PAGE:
Eobaphetes

Eobaphetes
Temporal range: Late Pennsylvanian, Westphalian D to Stephanian
Scientific classification
Domain: Eukaryota
Kingdom: Animalia
Phylum: Chordata
Clade: Sarcopterygii
Clade: Tetrapodomorpha
Order: Embolomeri
Genus: Eobaphetes
Moodie, 1916
Type species
Erpetosuchus kansensis
Moodie, 1911

Eobaphetes is an extinct genus of embolomere which likely lived in the Pennsylvanian (late Carboniferous) of Kansas. The genus is based on several skull and jaw fragments of a single individual. They were originally described under the species Erpetosuchus kansasensis, but this was later changed to Eobaphetes kansasensis when it was determined that Erpetosuchus was preoccupied by a Triassic reptile.

The provenance of Eobaphetes is uncertain. According to a now lost label, its specimens were supposedly found in a coal seam in Washington County, Kansas by fossil collector Gustav Hambach. However, coal deposits are unknown in this county. Plant fossils from Washington County, Kansas are of Early Permian age, which may suggest that Eobaphetes came from an unrecorded Early Permian coal seam. In 1963, A.S. Romer suggested that Hambach actually collected the specimens from Washington County, Arkansas. Early Pennsylvanian coal deposits (the Namurian or Westphalian A Baldwin coal of the Bloyd Formation) have been found in that county. As a result, Eobaphetes may be one of the oldest embolomeres (if from Arkansas) or one of the youngest (if from Kansas). Hambach worked in both Kansas and Arkansas during his career.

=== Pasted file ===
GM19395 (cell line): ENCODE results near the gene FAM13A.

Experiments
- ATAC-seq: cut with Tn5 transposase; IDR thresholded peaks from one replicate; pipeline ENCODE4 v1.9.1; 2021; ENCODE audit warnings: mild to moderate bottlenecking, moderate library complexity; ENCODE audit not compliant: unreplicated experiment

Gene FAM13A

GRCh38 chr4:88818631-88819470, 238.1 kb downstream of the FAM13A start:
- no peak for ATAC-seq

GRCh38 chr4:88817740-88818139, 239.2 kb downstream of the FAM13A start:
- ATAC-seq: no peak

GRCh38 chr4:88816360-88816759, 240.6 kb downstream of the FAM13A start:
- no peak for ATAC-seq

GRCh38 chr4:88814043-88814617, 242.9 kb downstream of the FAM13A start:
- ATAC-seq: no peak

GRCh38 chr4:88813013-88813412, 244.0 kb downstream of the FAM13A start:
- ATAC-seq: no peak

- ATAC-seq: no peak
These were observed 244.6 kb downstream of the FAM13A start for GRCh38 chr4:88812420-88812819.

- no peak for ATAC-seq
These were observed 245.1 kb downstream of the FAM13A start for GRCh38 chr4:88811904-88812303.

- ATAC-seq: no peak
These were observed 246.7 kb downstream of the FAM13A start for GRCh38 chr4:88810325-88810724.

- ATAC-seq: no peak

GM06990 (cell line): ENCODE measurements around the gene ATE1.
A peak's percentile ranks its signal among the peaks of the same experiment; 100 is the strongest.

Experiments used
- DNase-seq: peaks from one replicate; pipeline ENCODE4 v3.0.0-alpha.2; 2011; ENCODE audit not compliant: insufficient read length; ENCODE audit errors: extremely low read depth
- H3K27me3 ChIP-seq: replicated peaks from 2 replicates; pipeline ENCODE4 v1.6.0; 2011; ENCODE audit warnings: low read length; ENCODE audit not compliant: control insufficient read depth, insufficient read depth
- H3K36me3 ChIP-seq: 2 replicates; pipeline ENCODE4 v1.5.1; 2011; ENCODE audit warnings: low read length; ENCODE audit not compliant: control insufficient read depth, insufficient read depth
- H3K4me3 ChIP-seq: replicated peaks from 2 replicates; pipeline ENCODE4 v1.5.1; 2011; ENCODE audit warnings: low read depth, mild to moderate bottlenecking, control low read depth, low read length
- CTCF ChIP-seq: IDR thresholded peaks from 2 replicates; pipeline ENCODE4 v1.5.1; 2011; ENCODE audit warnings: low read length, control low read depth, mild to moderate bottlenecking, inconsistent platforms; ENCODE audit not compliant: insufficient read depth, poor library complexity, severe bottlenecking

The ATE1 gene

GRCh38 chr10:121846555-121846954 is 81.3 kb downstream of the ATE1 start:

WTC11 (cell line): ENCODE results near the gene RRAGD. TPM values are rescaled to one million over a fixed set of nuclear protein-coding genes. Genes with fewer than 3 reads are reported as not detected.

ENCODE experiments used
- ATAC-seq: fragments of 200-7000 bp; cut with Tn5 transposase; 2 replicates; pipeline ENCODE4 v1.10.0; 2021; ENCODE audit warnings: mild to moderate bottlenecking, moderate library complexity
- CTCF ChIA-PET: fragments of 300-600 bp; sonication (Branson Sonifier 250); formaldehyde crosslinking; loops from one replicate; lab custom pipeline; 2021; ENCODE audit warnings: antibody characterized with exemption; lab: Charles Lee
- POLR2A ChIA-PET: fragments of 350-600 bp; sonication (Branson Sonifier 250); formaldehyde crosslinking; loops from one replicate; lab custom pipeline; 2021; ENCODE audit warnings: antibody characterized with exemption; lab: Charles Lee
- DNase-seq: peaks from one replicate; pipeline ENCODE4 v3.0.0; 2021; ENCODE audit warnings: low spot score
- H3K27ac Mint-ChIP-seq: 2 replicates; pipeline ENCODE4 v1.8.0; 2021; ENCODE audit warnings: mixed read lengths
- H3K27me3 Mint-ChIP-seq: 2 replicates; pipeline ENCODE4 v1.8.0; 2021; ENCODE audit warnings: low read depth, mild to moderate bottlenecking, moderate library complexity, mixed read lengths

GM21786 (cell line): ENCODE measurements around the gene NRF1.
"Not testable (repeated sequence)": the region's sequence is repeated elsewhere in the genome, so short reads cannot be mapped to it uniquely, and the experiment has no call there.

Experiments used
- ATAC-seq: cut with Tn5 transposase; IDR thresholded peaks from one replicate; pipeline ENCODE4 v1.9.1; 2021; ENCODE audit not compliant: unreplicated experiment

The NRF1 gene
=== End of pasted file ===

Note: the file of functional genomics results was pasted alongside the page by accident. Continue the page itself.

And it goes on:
Chemical and spore analysis of the specimens' coal matrix finds little similarity to the Baldwin coal. Instead, it appears to be far more similar to the Nodaway coal of the Howard Limestone Formation. Spores indicate that this formation was deposited later in the Pennsylvanian, Westphalian D or Stephanian. The Howard Limestone is found in Missouri, Iowa, and Kansas. This suggests that Eobaphetes did come from Kansas, though not necessarily Washington County.

Eobaphetes has often been compared to Anthracosaurus, and at one point was even synonymized with it. However, most authors consider it an eogyrinid like the majority of embolomeres. More specifically, it has been classified as a member of Leptophractinae, a subfamily of North American eogyrinids characterized by their circular orbits. Other leptophractines include Neopteroplax and Leptophractus. Phylogenetic analyses suggest its closest relatives are Carbonoherpeton, "Pholiderpeton" (Eogyrinus) attheyi, and Calligenethlon.


This page was last updated at 2024-04-17 15:41 UTC. Update now. View original page.

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